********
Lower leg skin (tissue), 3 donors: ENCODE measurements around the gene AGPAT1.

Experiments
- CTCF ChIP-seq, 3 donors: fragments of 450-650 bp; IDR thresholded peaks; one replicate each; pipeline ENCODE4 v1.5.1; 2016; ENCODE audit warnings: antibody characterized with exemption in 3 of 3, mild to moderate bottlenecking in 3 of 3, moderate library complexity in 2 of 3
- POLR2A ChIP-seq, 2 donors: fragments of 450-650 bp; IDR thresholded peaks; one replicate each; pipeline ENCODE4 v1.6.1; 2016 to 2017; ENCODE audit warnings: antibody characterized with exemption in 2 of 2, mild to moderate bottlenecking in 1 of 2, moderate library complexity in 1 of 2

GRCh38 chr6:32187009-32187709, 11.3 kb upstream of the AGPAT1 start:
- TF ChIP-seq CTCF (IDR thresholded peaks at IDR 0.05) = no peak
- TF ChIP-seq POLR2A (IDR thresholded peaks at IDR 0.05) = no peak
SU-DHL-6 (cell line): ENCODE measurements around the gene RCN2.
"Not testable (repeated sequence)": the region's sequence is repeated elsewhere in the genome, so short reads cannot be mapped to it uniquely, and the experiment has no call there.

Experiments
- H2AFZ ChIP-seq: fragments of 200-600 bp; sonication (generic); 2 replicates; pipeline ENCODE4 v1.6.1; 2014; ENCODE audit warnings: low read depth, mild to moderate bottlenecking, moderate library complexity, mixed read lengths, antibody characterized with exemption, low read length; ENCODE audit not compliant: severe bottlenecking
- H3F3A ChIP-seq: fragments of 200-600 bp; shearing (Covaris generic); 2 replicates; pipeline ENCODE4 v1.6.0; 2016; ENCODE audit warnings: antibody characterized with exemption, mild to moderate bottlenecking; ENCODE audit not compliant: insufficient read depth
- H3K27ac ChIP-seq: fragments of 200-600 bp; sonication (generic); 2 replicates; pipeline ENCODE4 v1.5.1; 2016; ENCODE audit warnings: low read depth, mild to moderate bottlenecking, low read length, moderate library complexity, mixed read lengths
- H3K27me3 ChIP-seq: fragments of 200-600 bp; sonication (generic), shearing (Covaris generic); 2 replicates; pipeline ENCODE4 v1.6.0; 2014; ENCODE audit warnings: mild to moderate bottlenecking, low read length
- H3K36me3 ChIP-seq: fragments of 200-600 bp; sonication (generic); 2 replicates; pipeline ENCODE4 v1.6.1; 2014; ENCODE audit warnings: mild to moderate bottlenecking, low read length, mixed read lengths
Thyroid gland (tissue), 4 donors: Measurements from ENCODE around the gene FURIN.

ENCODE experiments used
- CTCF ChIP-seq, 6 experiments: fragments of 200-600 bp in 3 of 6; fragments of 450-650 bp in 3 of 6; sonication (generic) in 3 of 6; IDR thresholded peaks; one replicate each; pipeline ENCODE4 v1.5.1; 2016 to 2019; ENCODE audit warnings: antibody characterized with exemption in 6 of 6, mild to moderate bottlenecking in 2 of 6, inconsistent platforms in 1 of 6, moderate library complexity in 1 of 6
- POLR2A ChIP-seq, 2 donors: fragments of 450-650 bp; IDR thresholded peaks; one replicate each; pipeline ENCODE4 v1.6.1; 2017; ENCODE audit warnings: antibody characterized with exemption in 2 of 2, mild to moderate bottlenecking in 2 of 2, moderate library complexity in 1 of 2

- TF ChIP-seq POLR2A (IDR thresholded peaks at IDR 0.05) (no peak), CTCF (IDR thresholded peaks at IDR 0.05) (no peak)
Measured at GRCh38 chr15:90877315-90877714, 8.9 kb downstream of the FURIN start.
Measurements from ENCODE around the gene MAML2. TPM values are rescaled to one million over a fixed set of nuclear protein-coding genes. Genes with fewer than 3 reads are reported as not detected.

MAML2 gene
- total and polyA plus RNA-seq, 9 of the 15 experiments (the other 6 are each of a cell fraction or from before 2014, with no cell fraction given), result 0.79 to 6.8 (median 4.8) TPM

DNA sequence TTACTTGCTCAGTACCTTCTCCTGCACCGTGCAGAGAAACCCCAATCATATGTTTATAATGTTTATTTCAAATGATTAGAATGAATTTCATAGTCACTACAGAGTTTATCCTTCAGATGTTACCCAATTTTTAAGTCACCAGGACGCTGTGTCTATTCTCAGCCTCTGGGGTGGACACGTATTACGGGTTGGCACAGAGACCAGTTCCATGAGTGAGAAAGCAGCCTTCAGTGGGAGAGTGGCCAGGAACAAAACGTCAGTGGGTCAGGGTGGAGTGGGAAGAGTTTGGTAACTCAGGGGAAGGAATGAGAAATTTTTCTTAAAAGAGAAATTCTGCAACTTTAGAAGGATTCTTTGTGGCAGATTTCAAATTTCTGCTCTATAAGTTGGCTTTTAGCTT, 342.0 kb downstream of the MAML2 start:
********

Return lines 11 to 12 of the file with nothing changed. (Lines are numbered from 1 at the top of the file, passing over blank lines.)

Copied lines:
- H2AFZ ChIP-seq: fragments of 200-600 bp; sonication (generic); 2 replicates; pipeline ENCODE4 v1.6.1; 2014; ENCODE audit warnings: low read depth, mild to moderate bottlenecking, moderate library complexity, mixed read lengths, antibody characterized with exemption, low read length; ENCODE audit not compliant: severe bottlenecking
- H3F3A ChIP-seq: fragments of 200-600 bp; shearing (Covaris generic); 2 replicates; pipeline ENCODE4 v1.6.0; 2016; ENCODE audit warnings: antibody characterized with exemption, mild to moderate bottlenecking; ENCODE audit not compliant: insufficient read depth